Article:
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    $\begingroup$ @jdunlop Not necessarily. HeavenlyHarmony could instead envision a new civil war, or a dystopian economic collapse, or aliens arriving and teaching us all to sing Kumbaya. I think the only sure thing is that he needs to come up with some vision, any vision that's sort of internally consistent with itself enough to work for his reader. $\endgroup$ – Joe Aug 22 '18 at 0:52
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    $\begingroup$ I think that this question is a bit too open ended to have a useful answer. Also, in general, the medium term future is often the hardest one to write. Even the greats, like Arthur C. Clark (2001 and 2010) and George Orwell (1984) really struggled to get medium future dates and feel correct. Far future/far past (e.g. Star Wars is far less constrained by now), immediate future allows for baby step changes. But, in the medium term you have to make meaningful changes yet are still severely constrained by current reality. $\endgroup$ – ohwilleke Aug 22 '18 at 1:07
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You need to figure out why you're setting your story in the future and not in the current age. If you want super advanced research, there is nothing stopping you from implementing it in our current time. If you put it in the future then you're going to need to explain why things are the same or haven't changed. There are a ton of emerging technologies such as self driving cars, smart houses and AI advancements as well global warming, political turmoil (Trump Russia) and changes in culture and what is socially acceptable (Gay rights, Feminism, Black Lives Matter). You need to provide hints as to why things have or haven't changed and this should be presented subtly.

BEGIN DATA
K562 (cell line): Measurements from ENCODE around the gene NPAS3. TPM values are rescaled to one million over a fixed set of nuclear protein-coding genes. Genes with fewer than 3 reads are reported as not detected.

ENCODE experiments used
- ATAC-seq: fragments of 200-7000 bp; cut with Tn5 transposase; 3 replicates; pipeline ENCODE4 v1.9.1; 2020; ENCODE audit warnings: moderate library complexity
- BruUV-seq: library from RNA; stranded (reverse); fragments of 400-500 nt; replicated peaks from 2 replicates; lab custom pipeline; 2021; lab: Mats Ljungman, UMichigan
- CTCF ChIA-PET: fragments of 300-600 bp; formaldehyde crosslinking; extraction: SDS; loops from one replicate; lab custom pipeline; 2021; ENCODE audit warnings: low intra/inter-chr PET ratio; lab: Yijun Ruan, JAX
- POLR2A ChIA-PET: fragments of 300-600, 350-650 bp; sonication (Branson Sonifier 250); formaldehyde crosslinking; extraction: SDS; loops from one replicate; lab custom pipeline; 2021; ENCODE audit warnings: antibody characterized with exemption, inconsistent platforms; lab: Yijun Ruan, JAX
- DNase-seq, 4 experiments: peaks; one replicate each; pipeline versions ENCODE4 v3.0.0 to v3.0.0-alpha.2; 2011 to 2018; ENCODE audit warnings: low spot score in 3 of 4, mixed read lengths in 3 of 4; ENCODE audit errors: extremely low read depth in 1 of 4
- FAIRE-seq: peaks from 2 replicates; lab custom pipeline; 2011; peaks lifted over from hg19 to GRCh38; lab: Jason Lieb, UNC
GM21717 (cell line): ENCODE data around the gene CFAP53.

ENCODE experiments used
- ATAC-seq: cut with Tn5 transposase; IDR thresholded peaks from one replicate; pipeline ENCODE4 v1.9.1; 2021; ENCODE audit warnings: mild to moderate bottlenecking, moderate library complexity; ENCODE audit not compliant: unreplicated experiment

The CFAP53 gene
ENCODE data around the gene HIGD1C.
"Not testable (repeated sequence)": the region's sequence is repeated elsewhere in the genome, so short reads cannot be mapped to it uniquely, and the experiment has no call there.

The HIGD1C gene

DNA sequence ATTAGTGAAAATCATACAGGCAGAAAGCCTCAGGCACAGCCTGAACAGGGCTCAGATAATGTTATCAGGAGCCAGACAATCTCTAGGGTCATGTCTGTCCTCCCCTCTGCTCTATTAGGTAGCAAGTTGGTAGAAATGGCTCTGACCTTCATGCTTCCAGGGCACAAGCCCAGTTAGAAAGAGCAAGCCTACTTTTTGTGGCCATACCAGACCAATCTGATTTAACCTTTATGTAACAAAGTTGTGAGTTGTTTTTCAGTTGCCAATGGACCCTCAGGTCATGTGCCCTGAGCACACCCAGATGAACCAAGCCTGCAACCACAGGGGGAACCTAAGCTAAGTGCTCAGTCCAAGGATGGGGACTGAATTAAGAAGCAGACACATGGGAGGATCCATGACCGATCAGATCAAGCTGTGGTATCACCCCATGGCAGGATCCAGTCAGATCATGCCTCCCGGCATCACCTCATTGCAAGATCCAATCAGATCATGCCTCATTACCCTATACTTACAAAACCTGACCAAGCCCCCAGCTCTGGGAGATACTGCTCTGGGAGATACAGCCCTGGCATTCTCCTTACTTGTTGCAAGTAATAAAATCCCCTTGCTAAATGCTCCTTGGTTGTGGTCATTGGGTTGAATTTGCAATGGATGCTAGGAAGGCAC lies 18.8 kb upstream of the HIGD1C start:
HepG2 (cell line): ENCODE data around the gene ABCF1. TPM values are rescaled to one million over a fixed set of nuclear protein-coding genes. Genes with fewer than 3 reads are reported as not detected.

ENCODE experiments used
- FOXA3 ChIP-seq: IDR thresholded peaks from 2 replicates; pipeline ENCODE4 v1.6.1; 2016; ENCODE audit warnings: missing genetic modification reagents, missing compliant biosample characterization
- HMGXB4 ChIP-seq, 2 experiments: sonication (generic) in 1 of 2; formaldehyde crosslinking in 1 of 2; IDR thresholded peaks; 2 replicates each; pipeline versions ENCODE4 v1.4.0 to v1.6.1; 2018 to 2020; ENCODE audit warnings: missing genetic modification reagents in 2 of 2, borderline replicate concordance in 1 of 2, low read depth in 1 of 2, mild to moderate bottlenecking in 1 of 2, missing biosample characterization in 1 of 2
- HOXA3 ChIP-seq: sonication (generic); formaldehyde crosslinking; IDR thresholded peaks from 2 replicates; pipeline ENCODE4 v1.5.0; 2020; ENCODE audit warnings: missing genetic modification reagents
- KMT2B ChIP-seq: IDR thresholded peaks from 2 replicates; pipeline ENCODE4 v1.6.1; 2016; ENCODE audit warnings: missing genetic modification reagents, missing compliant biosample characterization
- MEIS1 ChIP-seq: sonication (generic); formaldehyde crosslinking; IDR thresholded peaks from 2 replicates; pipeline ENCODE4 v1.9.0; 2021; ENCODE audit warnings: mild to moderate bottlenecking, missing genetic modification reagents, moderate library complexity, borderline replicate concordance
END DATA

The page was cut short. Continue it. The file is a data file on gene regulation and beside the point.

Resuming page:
For example. "I reached down and slowly drew out my gun. Not one of those fancy new guns, with bio-metric registration and finger print scanning. But an old fashion gun with no electronics in it, untraceable and highly illegal." You could then add some history which explains what happens and builds up some lore for your world. e.g. "After the riots of 2022 and a series of live streamed school shootings, legislators quickly pushed to integrate tracking technology with gun control. They could fry your gun from the comfort of their toilet if they wanted to. But I had my ways."

Or something like "I got into the taxi and typed the address into the console. The robot driver greeted me cheerfully but I ignored it."

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  • $\begingroup$ Thanks for your suggestions. This really add something useful and I'll have my copyeditor look at this site for their ideas. One thing I might suggest if you don't mind, is use a more inclusive term like social justice to encompass LGBTQIA rights or egalitarianism, which would ignore masculinism or feminism and treat all humans as equals. But I agree with you that there should be some nuance of introducing fictional history rather than making a lot of effort into explaining it in their own paragraphs. $\endgroup$ – HeavenlyHarmony Aug 22 '18 at 1:20